Encouraging life into your garden: planting for black cockatoos

I just had one of those awesome moments, as I watched a black cockatoo drink from my new birdbath for the first time. And I thought I’d share some big tips for getting these wonderful and rare birds into your garden…

First pageHelp save an entire species, and get free help in the garden in exchange? That’s a deal that’s hard to refuse!

We’re talking about the Carnaby’s Black Cockatoo (Calyptorhynchus latirostris). Of the three black cockatoo species in the South-West of Western Australia, Carnaby’s is the most threatened, listed as ‘Endangered’ under the Commonwealth Environmental Protection and Biodiversity Conservation Act 1999. These cheeky birds, punctuating Perth skies with their raucous ‘wee-lar’ calls during the first half of each year, are up against tough odds. They breed in the wheatbelt, using hollows in mature trees as nests to raise their chicks. In some areas more than 90% of the native vegetation has been cleared. After breeding they return to the coastal plain, where widespread clearing for urban areas and agriculture has caused a dramatic loss of feed habitat.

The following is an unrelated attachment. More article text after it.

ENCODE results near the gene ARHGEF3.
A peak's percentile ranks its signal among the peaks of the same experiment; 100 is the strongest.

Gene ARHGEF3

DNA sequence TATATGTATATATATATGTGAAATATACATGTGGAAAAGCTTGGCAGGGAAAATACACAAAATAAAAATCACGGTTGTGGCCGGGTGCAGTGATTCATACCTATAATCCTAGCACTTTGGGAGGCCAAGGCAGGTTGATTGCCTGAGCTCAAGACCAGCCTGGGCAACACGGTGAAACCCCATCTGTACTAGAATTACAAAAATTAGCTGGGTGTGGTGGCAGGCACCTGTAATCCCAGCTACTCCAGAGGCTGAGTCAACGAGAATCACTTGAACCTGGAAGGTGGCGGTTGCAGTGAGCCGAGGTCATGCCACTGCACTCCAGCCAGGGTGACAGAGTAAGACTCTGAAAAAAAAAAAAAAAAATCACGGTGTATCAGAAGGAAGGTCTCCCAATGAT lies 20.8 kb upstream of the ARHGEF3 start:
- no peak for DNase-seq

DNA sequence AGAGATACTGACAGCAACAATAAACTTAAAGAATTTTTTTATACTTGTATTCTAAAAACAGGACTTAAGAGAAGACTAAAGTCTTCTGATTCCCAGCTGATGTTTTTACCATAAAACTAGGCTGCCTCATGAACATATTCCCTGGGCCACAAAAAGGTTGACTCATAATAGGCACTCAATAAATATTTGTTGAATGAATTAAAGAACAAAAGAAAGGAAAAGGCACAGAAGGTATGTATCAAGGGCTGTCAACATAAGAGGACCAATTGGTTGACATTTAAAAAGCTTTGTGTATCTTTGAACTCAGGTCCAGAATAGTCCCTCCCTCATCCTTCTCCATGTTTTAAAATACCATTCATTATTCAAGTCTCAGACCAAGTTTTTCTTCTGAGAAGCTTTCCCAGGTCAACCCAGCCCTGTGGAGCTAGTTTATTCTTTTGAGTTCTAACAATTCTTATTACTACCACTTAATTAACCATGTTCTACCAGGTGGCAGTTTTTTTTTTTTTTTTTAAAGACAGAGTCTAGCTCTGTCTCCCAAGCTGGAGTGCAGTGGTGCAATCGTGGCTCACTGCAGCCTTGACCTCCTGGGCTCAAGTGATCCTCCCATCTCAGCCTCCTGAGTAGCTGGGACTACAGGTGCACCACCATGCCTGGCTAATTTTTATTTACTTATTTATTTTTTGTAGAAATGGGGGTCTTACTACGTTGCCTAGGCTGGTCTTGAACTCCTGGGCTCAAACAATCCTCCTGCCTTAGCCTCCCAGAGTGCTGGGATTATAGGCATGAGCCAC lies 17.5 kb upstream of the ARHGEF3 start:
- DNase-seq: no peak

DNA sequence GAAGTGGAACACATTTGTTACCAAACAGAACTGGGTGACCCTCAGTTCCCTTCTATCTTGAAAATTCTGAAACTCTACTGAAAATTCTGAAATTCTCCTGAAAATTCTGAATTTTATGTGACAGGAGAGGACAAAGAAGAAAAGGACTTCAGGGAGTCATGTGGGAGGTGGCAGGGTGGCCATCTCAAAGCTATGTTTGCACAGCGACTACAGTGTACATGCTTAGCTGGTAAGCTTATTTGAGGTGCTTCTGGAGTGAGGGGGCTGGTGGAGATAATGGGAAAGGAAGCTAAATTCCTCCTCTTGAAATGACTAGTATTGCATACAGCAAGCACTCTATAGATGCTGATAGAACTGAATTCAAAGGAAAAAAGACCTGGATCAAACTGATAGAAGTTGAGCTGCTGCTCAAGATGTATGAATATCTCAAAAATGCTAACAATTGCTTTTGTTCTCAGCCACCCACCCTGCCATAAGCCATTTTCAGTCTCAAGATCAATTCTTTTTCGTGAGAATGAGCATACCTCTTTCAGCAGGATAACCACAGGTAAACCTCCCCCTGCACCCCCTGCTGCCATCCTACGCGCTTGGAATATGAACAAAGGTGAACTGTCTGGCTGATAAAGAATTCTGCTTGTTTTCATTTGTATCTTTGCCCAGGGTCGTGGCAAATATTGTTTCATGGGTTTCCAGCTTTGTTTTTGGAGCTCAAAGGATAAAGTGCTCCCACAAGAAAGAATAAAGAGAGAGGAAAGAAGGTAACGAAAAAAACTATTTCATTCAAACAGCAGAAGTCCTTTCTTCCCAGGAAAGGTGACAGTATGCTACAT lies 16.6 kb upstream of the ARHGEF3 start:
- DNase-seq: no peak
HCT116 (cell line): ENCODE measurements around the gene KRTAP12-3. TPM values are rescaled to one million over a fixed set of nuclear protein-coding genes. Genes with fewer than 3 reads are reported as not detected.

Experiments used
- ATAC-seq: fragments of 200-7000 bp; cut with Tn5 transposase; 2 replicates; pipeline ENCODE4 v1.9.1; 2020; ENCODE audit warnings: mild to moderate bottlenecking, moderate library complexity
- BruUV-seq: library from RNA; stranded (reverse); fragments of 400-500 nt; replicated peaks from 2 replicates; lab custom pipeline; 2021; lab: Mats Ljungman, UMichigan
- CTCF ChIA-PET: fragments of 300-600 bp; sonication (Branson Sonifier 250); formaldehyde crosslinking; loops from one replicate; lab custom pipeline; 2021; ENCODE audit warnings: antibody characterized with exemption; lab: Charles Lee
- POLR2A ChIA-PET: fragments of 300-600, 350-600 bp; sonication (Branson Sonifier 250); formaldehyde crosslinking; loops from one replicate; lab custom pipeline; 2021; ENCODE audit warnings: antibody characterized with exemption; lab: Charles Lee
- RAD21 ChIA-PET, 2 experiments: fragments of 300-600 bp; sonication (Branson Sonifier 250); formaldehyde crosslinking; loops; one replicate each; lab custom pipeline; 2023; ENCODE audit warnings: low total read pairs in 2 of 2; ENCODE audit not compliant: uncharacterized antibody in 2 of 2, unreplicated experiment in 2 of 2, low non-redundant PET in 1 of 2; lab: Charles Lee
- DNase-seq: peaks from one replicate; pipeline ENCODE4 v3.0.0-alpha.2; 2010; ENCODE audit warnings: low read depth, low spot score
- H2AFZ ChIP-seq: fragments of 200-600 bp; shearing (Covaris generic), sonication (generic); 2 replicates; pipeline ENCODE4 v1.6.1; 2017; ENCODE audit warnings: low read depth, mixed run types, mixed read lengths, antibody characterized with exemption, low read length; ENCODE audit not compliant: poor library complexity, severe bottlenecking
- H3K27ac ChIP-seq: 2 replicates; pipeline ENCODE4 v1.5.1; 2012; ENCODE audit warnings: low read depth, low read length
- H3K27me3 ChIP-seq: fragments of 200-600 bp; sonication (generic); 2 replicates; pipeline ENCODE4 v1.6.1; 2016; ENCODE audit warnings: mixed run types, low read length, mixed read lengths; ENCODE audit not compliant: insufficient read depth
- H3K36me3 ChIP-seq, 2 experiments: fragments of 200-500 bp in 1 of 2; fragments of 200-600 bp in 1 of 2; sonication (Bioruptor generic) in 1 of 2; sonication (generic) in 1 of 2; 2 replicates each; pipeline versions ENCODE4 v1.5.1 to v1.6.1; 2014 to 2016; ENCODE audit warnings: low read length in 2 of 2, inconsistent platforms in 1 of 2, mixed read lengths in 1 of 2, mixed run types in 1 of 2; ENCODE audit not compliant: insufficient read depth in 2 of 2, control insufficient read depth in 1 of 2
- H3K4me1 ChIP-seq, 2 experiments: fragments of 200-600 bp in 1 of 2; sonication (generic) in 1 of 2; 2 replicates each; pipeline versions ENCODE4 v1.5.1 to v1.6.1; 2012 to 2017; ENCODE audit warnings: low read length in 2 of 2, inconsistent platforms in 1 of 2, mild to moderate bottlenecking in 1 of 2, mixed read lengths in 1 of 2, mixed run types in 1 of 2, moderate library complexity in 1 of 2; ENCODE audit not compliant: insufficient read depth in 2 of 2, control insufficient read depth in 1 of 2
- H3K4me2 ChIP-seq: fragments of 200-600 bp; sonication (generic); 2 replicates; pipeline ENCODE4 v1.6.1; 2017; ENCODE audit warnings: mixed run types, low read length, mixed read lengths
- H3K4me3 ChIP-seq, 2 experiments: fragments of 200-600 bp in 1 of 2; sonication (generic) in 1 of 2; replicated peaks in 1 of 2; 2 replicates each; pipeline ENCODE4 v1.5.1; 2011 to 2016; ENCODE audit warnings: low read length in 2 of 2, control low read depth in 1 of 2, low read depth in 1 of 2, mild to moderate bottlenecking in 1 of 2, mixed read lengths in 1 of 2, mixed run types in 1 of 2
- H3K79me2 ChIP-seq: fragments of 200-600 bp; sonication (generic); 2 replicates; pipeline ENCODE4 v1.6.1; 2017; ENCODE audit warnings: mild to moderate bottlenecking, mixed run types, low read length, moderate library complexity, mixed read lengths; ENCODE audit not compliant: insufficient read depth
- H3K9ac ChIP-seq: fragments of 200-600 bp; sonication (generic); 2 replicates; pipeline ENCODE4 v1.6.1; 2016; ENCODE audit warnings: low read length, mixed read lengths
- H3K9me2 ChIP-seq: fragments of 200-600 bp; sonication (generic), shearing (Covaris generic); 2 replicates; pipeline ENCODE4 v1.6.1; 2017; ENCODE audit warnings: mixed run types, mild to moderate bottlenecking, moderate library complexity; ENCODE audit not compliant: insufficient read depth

Numbers of this iconic species have halved since the 1960s, they have vanished from one-third of their former range, and it is thought that most of the birds we see today are too old to breed. Will our children or grandchildren farewell the last of these beautiful birds? Continue reading

Refreshing like a home-grown yellow watermelon – ‘White Night’

WhiteNightAnd my award for the most awesome male character in YA goes to… Bo Mitchell!!